In a pilot study aimed to determine the impact of reiki therapy on the pain perception of patients undergoing total knee arthroplasty (TKA), reiki was shown to have a statistically significant effect on pain reduction.
The study sample included 43 patients undergoing TKA. All subjects had unilateral TKA at the same hospital and were randomized into reiki and non-reiki groups. Pain was assessed before and after reiki therapy using a numeric rating scale.
While several study limitations were noted—the small subject sample, the non-blinded nature of the study, and other external factors that may have influenced the results—the findings are promising and provide a valid groundwork for future studies.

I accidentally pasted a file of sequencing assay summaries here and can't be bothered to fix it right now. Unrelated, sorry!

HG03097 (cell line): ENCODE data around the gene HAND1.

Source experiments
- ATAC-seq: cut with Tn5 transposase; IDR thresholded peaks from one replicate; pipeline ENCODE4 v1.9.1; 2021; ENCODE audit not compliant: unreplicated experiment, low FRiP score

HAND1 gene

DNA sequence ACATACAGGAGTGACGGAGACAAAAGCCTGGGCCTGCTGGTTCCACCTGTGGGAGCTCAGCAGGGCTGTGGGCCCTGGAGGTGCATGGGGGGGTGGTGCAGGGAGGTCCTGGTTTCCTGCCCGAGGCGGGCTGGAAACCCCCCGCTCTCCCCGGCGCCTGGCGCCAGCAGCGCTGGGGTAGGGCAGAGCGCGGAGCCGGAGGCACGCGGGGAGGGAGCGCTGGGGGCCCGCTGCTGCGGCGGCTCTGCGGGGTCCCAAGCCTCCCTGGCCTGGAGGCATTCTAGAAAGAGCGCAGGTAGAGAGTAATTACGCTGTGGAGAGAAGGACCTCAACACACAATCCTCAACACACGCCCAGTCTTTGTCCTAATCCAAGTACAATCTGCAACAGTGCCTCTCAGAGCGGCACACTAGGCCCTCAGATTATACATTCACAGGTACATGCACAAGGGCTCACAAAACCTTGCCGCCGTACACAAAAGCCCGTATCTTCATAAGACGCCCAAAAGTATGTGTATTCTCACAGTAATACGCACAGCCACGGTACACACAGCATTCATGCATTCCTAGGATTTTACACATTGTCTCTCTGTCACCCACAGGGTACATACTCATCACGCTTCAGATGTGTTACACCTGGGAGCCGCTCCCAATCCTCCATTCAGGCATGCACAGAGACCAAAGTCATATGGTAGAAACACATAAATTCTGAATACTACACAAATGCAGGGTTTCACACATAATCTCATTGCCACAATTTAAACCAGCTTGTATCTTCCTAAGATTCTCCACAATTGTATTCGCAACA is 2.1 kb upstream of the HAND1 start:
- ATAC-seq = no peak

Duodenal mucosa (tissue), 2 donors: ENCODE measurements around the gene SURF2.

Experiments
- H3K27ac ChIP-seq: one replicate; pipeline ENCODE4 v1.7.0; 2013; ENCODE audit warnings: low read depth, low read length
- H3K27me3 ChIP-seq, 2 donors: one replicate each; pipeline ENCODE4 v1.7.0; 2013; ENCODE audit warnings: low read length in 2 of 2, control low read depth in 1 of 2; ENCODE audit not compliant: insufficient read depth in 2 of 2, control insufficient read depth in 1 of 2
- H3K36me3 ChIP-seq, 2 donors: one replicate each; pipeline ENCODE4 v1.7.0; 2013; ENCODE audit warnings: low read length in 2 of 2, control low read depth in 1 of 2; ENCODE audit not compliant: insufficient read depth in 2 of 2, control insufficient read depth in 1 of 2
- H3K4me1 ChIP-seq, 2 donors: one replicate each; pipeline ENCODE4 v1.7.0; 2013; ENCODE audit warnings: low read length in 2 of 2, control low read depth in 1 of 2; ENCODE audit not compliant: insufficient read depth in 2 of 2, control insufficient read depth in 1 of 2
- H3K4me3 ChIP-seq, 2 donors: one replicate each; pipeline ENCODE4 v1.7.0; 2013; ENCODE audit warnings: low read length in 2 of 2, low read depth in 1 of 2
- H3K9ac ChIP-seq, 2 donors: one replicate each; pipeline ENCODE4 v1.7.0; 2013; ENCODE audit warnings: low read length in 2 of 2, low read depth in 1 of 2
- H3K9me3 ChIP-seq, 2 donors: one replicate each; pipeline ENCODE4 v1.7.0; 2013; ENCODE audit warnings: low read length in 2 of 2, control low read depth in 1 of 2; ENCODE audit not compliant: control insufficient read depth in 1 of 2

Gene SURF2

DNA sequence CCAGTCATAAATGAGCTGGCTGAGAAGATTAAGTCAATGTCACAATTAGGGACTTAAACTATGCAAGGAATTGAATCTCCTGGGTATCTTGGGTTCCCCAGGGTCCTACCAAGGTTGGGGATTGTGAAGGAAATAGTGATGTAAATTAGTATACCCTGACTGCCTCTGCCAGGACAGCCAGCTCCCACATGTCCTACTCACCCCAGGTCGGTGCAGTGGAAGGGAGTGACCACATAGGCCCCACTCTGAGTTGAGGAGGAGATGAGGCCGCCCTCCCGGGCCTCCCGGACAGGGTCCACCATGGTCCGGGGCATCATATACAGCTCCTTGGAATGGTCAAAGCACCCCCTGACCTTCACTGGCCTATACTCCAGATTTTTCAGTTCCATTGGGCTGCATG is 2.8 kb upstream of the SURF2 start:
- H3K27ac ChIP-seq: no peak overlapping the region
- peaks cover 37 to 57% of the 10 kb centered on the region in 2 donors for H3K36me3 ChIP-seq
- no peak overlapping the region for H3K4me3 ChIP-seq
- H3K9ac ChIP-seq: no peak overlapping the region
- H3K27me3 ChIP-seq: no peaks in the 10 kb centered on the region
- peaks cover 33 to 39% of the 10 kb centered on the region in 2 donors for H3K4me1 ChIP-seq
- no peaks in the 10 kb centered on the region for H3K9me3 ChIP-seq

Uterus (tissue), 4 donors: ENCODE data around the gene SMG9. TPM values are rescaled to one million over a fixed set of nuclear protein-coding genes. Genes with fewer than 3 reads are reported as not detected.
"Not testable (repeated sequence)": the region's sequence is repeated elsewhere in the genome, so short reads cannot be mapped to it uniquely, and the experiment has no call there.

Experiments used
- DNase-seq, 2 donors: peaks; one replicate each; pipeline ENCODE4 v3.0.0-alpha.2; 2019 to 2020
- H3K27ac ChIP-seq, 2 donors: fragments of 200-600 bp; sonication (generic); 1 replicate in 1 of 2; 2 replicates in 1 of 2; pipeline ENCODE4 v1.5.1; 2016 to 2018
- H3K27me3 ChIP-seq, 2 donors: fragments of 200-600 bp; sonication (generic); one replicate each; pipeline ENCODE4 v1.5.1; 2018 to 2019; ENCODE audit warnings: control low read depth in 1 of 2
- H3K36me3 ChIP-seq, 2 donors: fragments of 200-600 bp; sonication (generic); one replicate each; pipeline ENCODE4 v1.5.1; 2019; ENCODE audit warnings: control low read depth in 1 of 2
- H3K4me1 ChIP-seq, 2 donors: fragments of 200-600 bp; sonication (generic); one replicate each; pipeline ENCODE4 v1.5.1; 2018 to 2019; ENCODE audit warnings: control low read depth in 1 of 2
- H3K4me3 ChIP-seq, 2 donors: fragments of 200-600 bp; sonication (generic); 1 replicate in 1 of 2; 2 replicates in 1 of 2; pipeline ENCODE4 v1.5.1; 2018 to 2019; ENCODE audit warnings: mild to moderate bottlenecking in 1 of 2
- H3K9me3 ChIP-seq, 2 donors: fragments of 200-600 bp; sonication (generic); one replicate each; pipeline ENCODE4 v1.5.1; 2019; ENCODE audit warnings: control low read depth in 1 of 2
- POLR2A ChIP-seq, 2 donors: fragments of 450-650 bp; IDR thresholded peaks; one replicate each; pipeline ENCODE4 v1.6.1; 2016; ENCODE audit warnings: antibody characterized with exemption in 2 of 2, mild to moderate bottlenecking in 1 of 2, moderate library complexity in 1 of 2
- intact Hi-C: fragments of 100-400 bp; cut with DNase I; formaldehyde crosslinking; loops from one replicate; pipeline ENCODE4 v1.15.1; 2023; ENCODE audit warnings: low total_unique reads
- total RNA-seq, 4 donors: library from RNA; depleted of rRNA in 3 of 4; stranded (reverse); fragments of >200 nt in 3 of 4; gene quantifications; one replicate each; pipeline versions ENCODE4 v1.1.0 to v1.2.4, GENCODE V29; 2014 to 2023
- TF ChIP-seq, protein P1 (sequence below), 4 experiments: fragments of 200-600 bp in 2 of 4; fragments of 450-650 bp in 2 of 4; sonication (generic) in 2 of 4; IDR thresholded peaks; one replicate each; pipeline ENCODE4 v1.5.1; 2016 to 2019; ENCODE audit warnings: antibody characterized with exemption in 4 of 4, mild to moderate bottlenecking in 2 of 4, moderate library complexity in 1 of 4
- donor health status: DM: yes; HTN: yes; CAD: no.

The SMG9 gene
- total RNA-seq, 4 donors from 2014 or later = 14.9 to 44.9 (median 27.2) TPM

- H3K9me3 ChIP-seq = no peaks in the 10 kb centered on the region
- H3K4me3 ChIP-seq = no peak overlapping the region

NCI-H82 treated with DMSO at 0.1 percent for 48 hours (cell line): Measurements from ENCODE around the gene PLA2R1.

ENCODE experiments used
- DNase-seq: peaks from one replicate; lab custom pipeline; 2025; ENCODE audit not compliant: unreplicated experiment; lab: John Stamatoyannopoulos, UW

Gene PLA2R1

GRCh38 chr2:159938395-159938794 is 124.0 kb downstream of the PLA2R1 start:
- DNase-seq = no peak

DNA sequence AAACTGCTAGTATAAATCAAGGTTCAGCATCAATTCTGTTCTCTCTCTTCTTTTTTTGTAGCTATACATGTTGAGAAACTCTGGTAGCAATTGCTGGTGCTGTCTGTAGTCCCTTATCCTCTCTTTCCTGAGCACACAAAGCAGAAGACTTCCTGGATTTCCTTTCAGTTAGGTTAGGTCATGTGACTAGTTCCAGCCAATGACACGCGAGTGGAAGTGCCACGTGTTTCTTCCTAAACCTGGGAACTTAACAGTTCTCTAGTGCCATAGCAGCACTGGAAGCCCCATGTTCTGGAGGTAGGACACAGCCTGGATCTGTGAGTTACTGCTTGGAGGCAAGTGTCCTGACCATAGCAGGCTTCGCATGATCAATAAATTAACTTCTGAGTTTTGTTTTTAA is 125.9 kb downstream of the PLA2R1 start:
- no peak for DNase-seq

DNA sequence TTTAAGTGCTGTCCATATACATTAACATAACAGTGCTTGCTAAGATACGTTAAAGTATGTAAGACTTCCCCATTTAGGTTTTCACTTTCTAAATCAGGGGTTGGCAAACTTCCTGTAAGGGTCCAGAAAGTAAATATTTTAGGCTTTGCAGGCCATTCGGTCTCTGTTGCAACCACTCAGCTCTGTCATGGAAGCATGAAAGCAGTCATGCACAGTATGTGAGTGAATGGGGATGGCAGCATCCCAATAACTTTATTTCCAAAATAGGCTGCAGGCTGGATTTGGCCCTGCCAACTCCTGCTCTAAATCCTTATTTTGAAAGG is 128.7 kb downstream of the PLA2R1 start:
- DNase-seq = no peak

As a result of the positive feedback from patients and decreased pain ratings following reiki sessions, a reiki program was established at the hospital, and 10 nurses became trained and certified in reiki.
Read the abstract here.
For more information about reiki, read this past article from Massage & Bodywork magazine: "Reiki and PTSD."